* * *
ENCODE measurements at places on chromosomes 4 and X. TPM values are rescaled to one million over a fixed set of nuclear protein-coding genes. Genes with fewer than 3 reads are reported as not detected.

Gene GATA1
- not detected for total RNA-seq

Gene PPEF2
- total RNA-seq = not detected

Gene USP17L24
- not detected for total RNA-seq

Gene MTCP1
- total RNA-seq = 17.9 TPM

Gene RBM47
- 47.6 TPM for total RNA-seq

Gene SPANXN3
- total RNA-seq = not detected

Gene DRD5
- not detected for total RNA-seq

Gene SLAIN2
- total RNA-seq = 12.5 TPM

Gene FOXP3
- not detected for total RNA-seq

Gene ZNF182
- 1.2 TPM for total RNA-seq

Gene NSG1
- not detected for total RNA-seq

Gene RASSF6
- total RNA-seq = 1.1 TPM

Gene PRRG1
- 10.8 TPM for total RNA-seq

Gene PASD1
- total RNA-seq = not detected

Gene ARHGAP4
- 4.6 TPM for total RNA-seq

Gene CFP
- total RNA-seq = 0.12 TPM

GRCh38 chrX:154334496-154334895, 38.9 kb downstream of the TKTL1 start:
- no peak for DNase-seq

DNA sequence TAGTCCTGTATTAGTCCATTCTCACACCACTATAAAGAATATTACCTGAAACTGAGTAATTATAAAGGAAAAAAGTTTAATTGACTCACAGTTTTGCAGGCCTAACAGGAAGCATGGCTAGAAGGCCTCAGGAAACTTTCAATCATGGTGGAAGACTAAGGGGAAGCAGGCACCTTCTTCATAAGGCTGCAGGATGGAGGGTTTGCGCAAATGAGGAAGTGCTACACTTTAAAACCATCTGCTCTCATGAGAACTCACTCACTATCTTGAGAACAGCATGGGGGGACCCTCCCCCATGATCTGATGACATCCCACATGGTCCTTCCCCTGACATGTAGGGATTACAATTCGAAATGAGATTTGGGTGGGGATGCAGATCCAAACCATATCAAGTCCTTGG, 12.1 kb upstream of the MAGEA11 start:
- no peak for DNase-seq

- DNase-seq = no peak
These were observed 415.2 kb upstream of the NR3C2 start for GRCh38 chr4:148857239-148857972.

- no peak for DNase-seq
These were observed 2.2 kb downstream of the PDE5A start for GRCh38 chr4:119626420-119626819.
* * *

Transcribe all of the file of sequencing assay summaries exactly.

ENCODE measurements at places on chromosomes 4 and X. TPM values are rescaled to one million over a fixed set of nuclear protein-coding genes. Genes with fewer than 3 reads are reported as not detected.

Gene GATA1
- not detected for total RNA-seq

Gene PPEF2
- total RNA-seq = not detected

Gene USP17L24
- not detected for total RNA-seq

Gene MTCP1
- total RNA-seq = 17.9 TPM

Gene RBM47
- 47.6 TPM for total RNA-seq

Gene SPANXN3
- total RNA-seq = not detected

Gene DRD5
- not detected for total RNA-seq

Gene SLAIN2
- total RNA-seq = 12.5 TPM

Gene FOXP3
- not detected for total RNA-seq

Gene ZNF182
- 1.2 TPM for total RNA-seq

Gene NSG1
- not detected for total RNA-seq

Gene RASSF6
- total RNA-seq = 1.1 TPM

Gene PRRG1
- 10.8 TPM for total RNA-seq

Gene PASD1
- total RNA-seq = not detected

Gene ARHGAP4
- 4.6 TPM for total RNA-seq

Gene CFP
- total RNA-seq = 0.12 TPM

GRCh38 chrX:154334496-154334895, 38.9 kb downstream of the TKTL1 start:
- no peak for DNase-seq

DNA sequence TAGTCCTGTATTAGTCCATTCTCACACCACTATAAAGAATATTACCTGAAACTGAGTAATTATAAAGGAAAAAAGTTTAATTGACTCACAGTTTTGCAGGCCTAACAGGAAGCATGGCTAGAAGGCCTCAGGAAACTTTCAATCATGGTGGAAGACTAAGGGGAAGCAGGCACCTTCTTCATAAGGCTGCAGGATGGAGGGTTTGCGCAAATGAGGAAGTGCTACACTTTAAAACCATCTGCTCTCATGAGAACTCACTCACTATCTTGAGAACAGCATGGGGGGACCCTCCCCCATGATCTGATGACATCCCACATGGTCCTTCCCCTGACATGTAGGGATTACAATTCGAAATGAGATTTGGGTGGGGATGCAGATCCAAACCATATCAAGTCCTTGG, 12.1 kb upstream of the MAGEA11 start:
- no peak for DNase-seq

- DNase-seq = no peak
These were observed 415.2 kb upstream of the NR3C2 start for GRCh38 chr4:148857239-148857972.

- no peak for DNase-seq
These were observed 2.2 kb downstream of the PDE5A start for GRCh38 chr4:119626420-119626819.